Then there is the High Court. The former NSW premier, Barry O’Farrell, (a man brought down by a gift) legislated a comprehensive ban on donations from corporations, unions and other organisations. But the ban was struck down by the High Court following a challenge led by the unions, with the bench ruling that banning certain types of donors was an unjustified burden on political communication.

The case saw Unions NSW and the libertarian Institute of Public Affairs forge an unlikely alliance, and on Friday the IPA railed against Abbott’s prescriptions as an undemocratic, unconstitutional “attack on freedom of speech”.

Critics say any attempt to replicate O’Farrell’s failed reforms nationally would die a similar High Court death, but Adjunct Professor Colleen Lewis of Monash University, who has written a report on the issue, dismisses the concern. “You can just step over the High Court problem,” she says.

Lewis argues that if the size limit on donations was lowered to, say, $1000 or less, you would not have to ban certain types of donors, like developers, because their influence would be no larger than an individual’s.

She does, however, support bans on foreign citizens and entities donating to Australian candidates or parties, which brings us back to Dastyari and China.

This week Dastyari might have felt himself to be at the centre of this story, but in truth he is just a minor cog in a far larger machine of political gift-giving and influence-peddling that China has built to advance its global influence.

Australia’s politicians and political parties took $5.5 million in donations from Chinese-linked firms in the two years to June 2015, according to an ABC analysis of disclosures to the Australian Electoral Commission, and both sides of politics have benefited.

Chief among the donors is property developer Yuhu Group and its chairman Huang Xiangmo.

More than $1 million in donations to both major parties have come from companies and individuals associated with Huang, who uses his position as chair of the Australian Council for the Promotion of Peaceful Reunification of China (ACPPRC) to promote Beijing’s core interests, including lobbying against Tibet and Taiwan independence.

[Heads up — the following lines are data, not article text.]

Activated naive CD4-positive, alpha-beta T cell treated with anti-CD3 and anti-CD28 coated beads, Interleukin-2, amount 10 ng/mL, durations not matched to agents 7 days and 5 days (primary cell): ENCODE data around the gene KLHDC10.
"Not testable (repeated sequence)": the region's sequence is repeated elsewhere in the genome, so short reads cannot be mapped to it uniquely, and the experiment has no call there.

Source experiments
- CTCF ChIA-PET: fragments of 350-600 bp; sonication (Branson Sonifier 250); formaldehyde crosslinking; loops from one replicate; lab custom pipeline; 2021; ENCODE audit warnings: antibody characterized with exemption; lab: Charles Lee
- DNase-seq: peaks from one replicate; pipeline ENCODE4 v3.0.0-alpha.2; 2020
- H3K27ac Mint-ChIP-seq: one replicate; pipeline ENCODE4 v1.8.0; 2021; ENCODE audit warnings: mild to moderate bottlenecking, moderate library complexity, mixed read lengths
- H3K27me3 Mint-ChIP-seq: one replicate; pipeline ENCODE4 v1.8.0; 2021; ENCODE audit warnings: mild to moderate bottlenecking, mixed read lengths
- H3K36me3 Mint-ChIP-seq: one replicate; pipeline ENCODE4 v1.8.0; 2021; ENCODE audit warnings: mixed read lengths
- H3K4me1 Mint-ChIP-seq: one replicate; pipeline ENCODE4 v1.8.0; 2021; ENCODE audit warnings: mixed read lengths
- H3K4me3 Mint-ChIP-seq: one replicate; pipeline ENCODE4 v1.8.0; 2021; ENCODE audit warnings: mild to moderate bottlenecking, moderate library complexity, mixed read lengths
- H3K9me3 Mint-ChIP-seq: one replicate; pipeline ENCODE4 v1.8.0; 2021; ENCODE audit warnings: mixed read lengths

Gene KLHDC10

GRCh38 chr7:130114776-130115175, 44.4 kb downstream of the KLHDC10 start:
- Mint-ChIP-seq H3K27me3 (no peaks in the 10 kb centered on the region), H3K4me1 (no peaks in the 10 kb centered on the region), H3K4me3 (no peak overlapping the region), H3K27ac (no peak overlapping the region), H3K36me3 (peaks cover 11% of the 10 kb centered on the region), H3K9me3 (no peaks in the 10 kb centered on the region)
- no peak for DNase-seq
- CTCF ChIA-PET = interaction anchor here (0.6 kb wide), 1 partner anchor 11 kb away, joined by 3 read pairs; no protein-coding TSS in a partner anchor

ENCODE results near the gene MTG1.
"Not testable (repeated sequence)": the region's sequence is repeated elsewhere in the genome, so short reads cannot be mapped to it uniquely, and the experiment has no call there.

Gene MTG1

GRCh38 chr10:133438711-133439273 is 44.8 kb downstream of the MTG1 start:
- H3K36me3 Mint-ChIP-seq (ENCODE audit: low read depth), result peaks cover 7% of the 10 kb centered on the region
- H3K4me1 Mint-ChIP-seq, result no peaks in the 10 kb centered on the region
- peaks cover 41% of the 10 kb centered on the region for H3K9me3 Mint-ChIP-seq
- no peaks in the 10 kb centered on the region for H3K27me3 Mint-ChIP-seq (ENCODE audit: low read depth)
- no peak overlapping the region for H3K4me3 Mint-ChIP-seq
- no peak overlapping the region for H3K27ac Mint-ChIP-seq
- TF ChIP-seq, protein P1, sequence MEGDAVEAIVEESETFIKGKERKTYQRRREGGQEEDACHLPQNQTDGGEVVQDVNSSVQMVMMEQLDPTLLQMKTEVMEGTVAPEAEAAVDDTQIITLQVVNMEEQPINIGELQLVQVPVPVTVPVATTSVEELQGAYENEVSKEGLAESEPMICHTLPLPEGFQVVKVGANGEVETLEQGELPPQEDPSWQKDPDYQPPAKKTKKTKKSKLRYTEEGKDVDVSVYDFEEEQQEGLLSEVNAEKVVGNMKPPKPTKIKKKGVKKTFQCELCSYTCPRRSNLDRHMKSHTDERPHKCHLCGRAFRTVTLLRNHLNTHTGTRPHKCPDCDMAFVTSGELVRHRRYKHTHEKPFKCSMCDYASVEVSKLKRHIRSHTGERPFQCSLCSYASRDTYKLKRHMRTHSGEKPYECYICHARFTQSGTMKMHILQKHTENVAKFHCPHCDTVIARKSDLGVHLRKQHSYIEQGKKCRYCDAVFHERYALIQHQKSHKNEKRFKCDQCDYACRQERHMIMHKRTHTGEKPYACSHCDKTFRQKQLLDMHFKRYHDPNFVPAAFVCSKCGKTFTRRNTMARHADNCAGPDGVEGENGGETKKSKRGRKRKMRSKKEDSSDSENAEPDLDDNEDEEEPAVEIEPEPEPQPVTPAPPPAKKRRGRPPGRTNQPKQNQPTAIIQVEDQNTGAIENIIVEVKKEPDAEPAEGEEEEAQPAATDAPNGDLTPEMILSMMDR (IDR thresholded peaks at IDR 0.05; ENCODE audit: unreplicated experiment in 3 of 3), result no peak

The Bayside Forum, which supports the federal Liberal seat of Goldstein which was held by former trade minister Andrew Robb up until his retirement, received $100,000 from interests linked to Huang, including $50,000 on the day the China-Australia free trade agreement was finalised and announced by Robb and then prime minister Tony Abbott. Robb also endorsed Yuhu’s $2 billion agriculture investment joint venture fund at its launch in September 2014.

And interests linked to Huang donated $280,000 to the Western Australian division of the Liberal Party. Foreign Affairs Minister Julie Bishop, the leading federal member of the party in that state, has been effusive in praise of Huang’s contribution to Australia and helped open the Australia-China Relations Institute (ACRI) at the University of Technology , which was funded by Huang’s $1.8 million donation.

In the end, it was a $5000 payment from Huang to Dastyari to help settle the senator’s legal bills that has claimed a political scalp. Huang was alongside Dastyari as the Labor senator pledged to respect China’s position on the South China Sea during a June federal election campaign press conference.

Even if reforms preventing foreigners from making political donations in Australia were passed, they would have little effect on China’s deployment of soft power on our shores. Many major donors with Chinese government ties, including property and media tycoon Chau Chak Wing, and Top Education’s Minshen Zhu, have long been Australian citizens.